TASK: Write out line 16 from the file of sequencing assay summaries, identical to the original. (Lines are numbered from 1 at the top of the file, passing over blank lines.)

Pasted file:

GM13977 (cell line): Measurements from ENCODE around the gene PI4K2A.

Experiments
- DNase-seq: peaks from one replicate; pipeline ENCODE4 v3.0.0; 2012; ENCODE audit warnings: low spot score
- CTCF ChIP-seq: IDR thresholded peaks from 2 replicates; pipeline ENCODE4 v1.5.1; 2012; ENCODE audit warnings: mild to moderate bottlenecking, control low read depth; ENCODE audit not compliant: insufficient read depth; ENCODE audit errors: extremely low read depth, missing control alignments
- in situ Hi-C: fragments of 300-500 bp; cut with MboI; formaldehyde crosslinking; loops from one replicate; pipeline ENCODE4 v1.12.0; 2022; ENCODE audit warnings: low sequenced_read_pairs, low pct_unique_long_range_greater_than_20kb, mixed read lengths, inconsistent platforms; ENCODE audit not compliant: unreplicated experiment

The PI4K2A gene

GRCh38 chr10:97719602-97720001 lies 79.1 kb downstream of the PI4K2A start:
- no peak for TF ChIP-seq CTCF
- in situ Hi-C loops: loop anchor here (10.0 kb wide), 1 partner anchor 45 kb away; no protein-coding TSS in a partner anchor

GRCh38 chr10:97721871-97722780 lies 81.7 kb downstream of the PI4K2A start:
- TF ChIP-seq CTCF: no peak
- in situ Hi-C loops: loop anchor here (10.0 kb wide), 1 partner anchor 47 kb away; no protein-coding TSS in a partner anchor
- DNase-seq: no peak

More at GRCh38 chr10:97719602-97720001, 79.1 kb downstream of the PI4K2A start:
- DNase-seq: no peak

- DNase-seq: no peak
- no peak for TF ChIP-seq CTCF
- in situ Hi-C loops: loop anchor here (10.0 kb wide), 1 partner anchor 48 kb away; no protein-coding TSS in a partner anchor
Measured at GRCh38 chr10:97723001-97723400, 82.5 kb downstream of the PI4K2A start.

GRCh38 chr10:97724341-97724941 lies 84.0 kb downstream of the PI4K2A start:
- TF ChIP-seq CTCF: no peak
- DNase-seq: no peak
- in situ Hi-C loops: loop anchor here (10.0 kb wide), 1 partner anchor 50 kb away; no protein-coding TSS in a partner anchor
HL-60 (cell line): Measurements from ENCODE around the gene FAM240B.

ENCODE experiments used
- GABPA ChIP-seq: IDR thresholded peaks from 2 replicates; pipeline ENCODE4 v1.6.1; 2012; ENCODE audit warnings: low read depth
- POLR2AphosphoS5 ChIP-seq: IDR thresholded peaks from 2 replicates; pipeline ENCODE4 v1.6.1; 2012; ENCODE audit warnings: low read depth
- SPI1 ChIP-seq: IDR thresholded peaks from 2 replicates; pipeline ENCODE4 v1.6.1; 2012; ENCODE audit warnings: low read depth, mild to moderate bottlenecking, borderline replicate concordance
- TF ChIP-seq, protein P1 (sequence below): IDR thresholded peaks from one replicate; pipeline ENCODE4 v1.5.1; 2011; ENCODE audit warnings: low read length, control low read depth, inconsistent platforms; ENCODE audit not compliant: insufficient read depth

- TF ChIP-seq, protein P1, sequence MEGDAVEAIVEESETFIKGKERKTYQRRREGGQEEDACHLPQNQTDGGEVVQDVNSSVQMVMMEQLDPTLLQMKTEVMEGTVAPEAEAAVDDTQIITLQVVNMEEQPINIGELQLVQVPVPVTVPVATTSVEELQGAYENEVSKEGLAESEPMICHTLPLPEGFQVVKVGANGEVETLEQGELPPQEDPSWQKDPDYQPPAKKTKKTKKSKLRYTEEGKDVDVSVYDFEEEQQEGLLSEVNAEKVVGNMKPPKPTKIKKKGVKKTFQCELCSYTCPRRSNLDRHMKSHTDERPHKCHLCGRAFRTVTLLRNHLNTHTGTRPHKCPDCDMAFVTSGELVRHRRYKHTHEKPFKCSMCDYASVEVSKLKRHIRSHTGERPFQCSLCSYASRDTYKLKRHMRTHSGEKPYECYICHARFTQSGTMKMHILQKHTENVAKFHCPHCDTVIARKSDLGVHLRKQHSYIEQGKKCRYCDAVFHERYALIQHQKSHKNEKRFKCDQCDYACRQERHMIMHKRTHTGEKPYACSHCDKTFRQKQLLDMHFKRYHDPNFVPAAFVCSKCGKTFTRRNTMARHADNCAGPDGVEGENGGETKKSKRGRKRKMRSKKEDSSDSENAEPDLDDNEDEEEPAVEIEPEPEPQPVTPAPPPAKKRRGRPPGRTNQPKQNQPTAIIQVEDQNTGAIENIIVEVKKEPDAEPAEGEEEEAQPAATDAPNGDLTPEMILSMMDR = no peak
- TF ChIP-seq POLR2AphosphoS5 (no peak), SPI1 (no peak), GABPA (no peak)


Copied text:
- DNase-seq: no peak